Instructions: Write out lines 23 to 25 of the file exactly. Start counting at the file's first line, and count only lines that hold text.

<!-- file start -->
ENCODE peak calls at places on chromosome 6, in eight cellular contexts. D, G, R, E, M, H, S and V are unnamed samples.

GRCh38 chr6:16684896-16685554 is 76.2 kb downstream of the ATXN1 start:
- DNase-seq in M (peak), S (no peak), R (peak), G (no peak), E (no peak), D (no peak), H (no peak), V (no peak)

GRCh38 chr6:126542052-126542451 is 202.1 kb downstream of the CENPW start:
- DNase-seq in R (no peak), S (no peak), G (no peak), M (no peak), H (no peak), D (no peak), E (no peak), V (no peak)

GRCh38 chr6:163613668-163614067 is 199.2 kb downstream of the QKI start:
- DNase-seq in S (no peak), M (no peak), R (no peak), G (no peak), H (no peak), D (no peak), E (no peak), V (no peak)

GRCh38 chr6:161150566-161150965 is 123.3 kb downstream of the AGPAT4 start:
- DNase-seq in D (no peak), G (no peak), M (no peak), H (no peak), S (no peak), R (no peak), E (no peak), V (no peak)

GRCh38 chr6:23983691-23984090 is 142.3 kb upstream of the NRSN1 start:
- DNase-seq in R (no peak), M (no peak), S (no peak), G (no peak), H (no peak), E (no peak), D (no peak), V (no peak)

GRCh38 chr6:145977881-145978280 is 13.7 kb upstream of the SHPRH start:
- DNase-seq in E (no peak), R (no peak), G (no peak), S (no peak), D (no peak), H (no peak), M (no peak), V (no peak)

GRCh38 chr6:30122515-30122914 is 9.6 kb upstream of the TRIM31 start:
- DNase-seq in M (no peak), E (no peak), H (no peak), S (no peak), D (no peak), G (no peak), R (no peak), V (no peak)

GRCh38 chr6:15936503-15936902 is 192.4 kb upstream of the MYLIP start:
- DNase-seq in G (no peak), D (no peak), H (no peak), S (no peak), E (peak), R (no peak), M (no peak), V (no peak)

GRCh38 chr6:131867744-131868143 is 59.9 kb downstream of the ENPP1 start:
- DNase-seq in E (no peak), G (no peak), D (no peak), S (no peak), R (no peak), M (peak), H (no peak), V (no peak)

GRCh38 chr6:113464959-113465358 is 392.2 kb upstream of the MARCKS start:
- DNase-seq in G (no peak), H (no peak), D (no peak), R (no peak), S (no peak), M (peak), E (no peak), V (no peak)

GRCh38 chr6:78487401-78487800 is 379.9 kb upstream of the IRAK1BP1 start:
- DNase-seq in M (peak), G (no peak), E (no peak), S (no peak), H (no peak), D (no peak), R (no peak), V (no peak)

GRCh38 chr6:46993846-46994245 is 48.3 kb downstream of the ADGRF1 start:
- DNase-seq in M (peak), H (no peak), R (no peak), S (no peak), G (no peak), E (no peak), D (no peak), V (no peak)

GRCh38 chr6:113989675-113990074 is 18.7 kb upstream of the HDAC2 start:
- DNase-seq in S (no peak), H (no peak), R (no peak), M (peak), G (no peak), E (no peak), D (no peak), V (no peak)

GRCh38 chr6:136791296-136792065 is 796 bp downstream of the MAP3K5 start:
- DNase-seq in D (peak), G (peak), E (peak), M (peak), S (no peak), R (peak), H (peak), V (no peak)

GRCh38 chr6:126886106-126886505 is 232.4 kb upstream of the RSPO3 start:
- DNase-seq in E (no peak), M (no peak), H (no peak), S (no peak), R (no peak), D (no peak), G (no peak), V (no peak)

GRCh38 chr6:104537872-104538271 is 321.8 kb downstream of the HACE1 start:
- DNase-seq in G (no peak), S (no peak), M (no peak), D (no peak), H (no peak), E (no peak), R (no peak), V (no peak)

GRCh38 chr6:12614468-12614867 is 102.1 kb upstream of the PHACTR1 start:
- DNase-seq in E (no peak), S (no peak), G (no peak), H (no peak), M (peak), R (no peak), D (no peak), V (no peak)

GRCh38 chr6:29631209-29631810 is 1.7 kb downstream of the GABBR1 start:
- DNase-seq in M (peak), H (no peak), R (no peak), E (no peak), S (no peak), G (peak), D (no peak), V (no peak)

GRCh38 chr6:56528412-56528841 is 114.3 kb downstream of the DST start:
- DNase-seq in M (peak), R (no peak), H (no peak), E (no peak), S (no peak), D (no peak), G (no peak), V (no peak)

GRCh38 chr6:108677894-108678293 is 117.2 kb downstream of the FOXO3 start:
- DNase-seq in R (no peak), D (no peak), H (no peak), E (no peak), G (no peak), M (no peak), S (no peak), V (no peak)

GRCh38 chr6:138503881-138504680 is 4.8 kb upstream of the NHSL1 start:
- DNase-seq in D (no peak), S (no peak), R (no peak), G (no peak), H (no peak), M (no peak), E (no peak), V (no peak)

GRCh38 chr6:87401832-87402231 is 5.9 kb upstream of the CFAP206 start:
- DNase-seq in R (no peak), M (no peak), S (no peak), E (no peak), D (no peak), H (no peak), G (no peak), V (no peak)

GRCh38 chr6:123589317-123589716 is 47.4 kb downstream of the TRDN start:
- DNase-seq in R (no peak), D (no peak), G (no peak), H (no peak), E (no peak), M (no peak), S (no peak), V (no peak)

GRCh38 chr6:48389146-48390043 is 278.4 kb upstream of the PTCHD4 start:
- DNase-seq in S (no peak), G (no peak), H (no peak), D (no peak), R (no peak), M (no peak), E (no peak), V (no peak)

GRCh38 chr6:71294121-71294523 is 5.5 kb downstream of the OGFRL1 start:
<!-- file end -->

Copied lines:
- DNase-seq in M (peak), G (no peak), E (no peak), S (no peak), H (no peak), D (no peak), R (no peak), V (no peak)

GRCh38 chr6:46993846-46994245 is 48.3 kb downstream of the ADGRF1 start:
- DNase-seq in M (peak), H (no peak), R (no peak), S (no peak), G (no peak), E (no peak), D (no peak), V (no peak)